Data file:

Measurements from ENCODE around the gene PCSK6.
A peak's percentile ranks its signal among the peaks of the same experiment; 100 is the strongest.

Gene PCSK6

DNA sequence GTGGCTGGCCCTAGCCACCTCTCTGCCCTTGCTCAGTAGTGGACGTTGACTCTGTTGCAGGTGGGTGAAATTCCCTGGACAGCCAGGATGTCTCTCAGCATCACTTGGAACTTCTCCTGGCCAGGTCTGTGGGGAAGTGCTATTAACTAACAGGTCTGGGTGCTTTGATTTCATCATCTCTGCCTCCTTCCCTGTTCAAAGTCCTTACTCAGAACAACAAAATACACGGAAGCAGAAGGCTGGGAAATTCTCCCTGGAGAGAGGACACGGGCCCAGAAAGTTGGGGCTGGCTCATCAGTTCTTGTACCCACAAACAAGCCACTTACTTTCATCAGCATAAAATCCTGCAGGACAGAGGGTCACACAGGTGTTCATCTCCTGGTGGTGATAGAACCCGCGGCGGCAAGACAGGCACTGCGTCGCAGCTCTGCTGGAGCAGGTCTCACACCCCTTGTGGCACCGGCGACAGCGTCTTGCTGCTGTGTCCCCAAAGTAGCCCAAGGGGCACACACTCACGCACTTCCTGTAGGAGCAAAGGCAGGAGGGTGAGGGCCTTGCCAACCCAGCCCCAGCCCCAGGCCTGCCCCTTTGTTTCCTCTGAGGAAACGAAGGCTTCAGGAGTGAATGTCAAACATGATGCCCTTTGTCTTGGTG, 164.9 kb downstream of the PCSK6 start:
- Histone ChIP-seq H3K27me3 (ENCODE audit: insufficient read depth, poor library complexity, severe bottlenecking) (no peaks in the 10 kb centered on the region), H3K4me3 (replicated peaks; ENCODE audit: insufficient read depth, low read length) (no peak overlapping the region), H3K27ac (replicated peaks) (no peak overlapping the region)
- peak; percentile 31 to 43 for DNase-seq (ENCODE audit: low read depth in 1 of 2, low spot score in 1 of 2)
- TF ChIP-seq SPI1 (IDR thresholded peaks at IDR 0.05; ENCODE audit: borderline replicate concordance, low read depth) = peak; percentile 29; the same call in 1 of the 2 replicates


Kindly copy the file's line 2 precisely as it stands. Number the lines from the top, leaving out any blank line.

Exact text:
A peak's percentile ranks its signal among the peaks of the same experiment; 100 is the strongest.